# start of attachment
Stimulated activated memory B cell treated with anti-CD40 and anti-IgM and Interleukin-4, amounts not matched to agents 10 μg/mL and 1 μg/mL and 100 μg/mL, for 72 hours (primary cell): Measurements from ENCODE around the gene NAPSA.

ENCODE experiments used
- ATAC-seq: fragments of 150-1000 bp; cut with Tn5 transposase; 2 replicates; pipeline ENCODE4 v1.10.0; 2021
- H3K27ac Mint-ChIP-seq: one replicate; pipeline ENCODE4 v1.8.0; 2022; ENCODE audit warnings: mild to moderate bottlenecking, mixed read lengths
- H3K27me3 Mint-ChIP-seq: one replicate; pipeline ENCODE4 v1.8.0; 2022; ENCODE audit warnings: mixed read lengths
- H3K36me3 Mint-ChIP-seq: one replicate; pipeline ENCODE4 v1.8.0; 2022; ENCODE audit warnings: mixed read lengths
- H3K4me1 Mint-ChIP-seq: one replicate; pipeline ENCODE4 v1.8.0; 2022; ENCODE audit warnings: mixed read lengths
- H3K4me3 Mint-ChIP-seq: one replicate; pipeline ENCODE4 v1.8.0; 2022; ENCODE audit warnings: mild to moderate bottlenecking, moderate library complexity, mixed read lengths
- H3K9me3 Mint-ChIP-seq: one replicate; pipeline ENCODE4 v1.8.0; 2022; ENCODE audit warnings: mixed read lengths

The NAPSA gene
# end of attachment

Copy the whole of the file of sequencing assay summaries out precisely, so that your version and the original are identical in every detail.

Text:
Stimulated activated memory B cell treated with anti-CD40 and anti-IgM and Interleukin-4, amounts not matched to agents 10 μg/mL and 1 μg/mL and 100 μg/mL, for 72 hours (primary cell): Measurements from ENCODE around the gene NAPSA.

ENCODE experiments used
- ATAC-seq: fragments of 150-1000 bp; cut with Tn5 transposase; 2 replicates; pipeline ENCODE4 v1.10.0; 2021
- H3K27ac Mint-ChIP-seq: one replicate; pipeline ENCODE4 v1.8.0; 2022; ENCODE audit warnings: mild to moderate bottlenecking, mixed read lengths
- H3K27me3 Mint-ChIP-seq: one replicate; pipeline ENCODE4 v1.8.0; 2022; ENCODE audit warnings: mixed read lengths
- H3K36me3 Mint-ChIP-seq: one replicate; pipeline ENCODE4 v1.8.0; 2022; ENCODE audit warnings: mixed read lengths
- H3K4me1 Mint-ChIP-seq: one replicate; pipeline ENCODE4 v1.8.0; 2022; ENCODE audit warnings: mixed read lengths
- H3K4me3 Mint-ChIP-seq: one replicate; pipeline ENCODE4 v1.8.0; 2022; ENCODE audit warnings: mild to moderate bottlenecking, moderate library complexity, mixed read lengths
- H3K9me3 Mint-ChIP-seq: one replicate; pipeline ENCODE4 v1.8.0; 2022; ENCODE audit warnings: mixed read lengths

The NAPSA gene